Tag Archives: Jay Adams

‘We’ or ‘You’ in Preaching?

When he’s making his applications, should a preacher use ‘we’ or ‘you’?   There are arguments for and against both.  Using “we” sounds more humble and preachers don’t want to be accused of coming off arrogant and self-righteous.  But using “we” also sounds a bit weak-kneed, as if God’s Word doesn’t speak authoritatively and directly to the congregation from the pulpit.

In one corner is Alec Motyer, a ‘we’ proponent.  In his book Preaching? Simple Teaching on Simply Preaching, he says he’s “not comfortable with the ‘you’ approach to preaching.  We are not like doctors diagnosing and prescribing for someone else’s complaint – in which case ‘you’ is appropriate and necessary.  We who preach are fellow-sufferers from the same disease!” (p.95)

In the other corner of the ring, we find, perhaps not surprisingly, Jay Adams.  In Truth Applied, Adams argues that effective application requires direct language directed to the hearer.  He says that applicatory language is “at once clear, simple, direct, personal, active and concrete” (p.115).  Whether in the introduction or elsewhere, the preacher has to direct his speech to the congregation.  It’s got to have punch.  That means ‘you.’

‘We’ or ‘you’ may appear a vexing question.  But what if the Bible gave us an answer?  What if there was a sermon addressed to a congregation of believers where we might be able to see not only how the early Christians dealt with this, but also discern God’s will?

While the book of Hebrews is often described as a ‘letter’ or ‘epistle,’ a good case can be made that it is actually a sermon from the apostolic church era.  One of the most compelling arguments is the use of the expression ‘a word of exhortation’ to describe the work in Hebrews 13:22.  Exactly the same expression appears in Acts 13:15 to describe preaching in the synagogue.  Moreover, numerous scholars have drawn attention to rhetorical devices used in the work – these devices are usually associated with spoken language rather than written.  While there’s no way to be absolutely certain, it’s quite likely that most of what we call Hebrews was originally a message delivered to one or more churches.

Now if that’s true (I think it is), then we could examine the applicatory language used by the author/preacher of Hebrews.  Does he use ‘we’ or ‘you’?  There’s plenty of applicatory language to be surveyed throughout the book.  I didn’t do a tally of all the uses, but I’m going to guess that it’s about half and half for ‘we’ and ‘you.’  Here are a few select examples of ‘we’:

“Therefore we must pay much closer attention to what we have heard, lest we drift away from it.”  (Heb. 2:1)

“Let us therefore strive to enter that rest, so that no one may fall by the same sort of disobedience.”  (Heb. 4:11)

“Since then we have a great high priest who has passed through the heavens, Jesus, the Son of God, let us hold fast our confession.” (Heb. 4:14)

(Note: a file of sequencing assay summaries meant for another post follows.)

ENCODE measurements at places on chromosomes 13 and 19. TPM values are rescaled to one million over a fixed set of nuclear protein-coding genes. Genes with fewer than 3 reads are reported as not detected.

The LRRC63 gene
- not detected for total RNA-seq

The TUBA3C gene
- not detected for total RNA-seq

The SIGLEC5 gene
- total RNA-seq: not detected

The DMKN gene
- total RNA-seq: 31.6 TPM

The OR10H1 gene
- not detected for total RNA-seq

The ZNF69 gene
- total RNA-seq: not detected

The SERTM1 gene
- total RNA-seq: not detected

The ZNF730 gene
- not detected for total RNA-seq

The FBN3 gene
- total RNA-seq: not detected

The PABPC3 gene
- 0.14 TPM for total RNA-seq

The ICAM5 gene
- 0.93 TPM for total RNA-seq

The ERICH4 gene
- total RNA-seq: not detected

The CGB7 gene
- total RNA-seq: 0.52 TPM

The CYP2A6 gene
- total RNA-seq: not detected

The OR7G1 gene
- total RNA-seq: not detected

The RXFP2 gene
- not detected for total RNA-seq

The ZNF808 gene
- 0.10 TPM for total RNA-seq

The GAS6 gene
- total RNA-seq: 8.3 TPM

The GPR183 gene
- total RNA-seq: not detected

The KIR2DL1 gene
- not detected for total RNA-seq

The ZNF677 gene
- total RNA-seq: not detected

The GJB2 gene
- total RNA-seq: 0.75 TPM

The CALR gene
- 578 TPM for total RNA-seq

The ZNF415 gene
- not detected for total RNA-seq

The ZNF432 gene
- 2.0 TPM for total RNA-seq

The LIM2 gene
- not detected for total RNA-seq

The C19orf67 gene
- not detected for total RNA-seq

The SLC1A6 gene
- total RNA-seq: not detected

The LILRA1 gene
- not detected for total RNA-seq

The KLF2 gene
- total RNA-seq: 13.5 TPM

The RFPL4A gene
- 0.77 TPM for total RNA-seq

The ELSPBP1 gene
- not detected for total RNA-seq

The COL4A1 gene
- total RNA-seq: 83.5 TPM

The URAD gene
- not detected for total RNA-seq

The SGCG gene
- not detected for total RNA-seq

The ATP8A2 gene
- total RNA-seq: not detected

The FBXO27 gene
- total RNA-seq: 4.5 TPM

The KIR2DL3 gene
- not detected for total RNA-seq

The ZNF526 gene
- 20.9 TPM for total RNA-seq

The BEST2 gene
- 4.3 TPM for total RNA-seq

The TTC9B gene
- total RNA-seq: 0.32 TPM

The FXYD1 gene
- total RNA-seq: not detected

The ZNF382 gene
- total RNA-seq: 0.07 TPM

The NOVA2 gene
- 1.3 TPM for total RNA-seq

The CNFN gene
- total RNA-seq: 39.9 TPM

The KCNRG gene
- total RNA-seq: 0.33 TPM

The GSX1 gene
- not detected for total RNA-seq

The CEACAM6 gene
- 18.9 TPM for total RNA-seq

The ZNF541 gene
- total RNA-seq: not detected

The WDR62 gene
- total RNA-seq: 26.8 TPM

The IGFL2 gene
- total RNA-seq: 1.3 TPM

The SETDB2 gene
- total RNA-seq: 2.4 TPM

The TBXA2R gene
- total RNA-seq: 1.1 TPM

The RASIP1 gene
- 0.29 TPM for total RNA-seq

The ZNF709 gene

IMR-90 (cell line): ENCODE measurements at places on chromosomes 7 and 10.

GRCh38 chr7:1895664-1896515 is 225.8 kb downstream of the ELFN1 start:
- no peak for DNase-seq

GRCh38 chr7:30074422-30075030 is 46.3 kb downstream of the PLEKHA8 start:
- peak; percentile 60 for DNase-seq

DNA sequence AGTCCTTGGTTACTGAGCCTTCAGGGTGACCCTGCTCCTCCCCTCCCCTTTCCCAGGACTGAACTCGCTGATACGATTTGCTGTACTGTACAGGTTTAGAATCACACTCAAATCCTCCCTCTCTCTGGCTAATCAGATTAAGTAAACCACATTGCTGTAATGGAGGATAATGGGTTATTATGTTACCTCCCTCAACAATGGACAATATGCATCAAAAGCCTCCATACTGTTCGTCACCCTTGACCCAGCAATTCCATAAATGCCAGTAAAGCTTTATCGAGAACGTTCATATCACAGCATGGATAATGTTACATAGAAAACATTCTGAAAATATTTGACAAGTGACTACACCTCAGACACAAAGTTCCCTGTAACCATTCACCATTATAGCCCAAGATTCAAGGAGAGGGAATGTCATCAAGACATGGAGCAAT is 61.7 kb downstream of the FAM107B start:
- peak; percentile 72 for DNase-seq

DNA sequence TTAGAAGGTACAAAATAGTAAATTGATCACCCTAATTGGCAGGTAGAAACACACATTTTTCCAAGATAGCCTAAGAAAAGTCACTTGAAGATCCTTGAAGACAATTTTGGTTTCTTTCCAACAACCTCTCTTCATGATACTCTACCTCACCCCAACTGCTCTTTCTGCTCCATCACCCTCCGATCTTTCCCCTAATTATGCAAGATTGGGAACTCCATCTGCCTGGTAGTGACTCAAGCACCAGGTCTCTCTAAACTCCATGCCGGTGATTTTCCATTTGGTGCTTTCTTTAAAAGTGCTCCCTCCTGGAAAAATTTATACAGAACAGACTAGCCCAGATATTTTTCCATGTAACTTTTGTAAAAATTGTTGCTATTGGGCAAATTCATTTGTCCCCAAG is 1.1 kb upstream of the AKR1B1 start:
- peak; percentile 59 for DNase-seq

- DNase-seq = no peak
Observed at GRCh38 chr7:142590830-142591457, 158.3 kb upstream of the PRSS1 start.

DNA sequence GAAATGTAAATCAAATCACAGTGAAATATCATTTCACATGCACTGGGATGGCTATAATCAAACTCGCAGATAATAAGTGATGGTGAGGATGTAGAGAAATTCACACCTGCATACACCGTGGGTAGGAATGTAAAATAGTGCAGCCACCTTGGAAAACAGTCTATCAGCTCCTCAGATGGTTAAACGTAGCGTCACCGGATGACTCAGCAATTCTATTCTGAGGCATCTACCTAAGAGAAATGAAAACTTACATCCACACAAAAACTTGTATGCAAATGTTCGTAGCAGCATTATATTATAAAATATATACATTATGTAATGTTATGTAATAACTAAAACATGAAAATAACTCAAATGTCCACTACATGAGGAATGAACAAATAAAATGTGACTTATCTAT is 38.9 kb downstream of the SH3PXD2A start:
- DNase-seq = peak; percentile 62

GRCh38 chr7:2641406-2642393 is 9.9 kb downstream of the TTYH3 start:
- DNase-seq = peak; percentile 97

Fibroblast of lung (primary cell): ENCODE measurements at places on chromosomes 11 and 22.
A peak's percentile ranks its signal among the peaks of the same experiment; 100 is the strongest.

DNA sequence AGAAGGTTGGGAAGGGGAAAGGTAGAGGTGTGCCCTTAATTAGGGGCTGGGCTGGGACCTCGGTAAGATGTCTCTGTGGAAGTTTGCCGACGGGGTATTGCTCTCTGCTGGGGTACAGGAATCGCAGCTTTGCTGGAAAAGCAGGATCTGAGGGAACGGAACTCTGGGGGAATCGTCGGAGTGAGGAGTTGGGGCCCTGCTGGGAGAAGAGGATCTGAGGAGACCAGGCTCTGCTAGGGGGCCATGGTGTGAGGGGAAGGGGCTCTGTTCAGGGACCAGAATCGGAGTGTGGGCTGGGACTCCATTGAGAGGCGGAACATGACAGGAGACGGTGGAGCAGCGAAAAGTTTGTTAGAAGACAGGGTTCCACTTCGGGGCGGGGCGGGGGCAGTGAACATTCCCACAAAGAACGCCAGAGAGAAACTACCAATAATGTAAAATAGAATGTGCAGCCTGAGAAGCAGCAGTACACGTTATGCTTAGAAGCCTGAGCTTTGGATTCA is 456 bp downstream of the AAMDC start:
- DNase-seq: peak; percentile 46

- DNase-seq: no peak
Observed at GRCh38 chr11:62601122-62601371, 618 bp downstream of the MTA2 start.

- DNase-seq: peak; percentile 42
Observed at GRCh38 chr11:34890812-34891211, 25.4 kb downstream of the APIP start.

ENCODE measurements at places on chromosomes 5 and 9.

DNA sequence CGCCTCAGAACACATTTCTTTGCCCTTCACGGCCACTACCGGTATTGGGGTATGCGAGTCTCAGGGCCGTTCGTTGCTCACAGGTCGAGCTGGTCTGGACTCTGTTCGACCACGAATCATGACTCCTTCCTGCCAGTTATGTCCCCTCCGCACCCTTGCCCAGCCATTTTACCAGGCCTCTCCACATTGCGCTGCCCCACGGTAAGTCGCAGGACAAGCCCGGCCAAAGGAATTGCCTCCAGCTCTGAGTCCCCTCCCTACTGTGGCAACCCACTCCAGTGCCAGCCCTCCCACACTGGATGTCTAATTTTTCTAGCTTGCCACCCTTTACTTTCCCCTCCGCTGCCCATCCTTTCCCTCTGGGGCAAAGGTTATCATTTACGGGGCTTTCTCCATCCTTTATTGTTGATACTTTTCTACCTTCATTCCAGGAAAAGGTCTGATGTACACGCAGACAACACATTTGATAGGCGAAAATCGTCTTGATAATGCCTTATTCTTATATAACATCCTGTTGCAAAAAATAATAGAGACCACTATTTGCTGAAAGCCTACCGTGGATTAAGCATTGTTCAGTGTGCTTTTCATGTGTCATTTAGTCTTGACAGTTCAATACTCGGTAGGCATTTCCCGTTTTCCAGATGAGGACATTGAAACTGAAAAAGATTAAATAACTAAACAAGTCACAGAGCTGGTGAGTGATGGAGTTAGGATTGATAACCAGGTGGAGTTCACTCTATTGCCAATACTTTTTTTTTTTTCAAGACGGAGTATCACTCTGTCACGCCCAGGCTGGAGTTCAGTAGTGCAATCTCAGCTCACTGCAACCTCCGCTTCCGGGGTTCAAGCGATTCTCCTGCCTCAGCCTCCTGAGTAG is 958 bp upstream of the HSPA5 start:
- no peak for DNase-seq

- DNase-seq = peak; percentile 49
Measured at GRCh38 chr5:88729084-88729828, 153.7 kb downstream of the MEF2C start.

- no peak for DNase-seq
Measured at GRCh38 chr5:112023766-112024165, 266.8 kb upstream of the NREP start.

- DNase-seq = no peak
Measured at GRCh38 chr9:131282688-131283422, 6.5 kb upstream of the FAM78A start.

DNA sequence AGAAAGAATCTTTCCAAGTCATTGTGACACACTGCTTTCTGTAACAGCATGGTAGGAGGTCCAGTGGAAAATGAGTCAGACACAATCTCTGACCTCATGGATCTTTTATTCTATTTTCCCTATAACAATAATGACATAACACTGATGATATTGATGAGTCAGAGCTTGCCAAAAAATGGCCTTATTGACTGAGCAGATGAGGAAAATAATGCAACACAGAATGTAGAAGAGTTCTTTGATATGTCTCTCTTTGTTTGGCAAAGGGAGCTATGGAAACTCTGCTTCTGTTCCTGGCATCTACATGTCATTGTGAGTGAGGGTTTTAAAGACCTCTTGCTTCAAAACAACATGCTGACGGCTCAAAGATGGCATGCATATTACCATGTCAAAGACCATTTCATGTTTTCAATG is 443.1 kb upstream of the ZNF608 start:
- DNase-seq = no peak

Here are just a few examples of ‘you’ (second person plural):

“Take care, brothers, lest there be in any of you an evil, unbelieving heart, leading you to fall away from the living God.” (Heb. 3:12)

“Therefore do not throw away your confidence, which has a great reward.” (Heb. 10:35)

“Keep your life free from love of money, and be content with what you have, for he has said, ‘I will never leave you nor forsake you.’”  (Heb. 13:5)

This variety of applicatory usage is found throughout the book, although it does start to clump up in chapter 13 with its large section of application.

If we take our lead from Hebrews, it seems that both ‘we’ and ‘you’ are equally valid ways of bringing application to bear in sermons.  But it would also seem that one shouldn’t be used to the complete exclusion of the other.  It’s good to be authoritative and direct with the congregation, but at times it’s also good to include yourself as a sinner equally addressed by the exhortations of God’s Word.  Let me give the final word to Bryan Chapell.  He writes in a footnote in Christ-Centered Preaching:

I encourage students to ignore the senseless arguments over whether preachers should exhort with the words we or you.   The arguments some preachers make for the exclusive use of one or the other are specious at best…Obviously, a preacher who never confronts others speaks without the authority Scripture grants, but a pastor who never identifies with sinners preaches with an arrogance even Jesus did not assume. (p. 143)


Top Five Books on Preaching

I try to read at least one book on preaching each year.  So far, I’ve been in the ministry for nearly 20 years and I’ve read at least 25 books.  It looks like I’m keeping on track.  Some of the books have been mediocre, but most of them have had something worthwhile.  Some have really stood out in my mind and continue to.  If asked for my top five must-reads about preaching, this would be my list and in this order: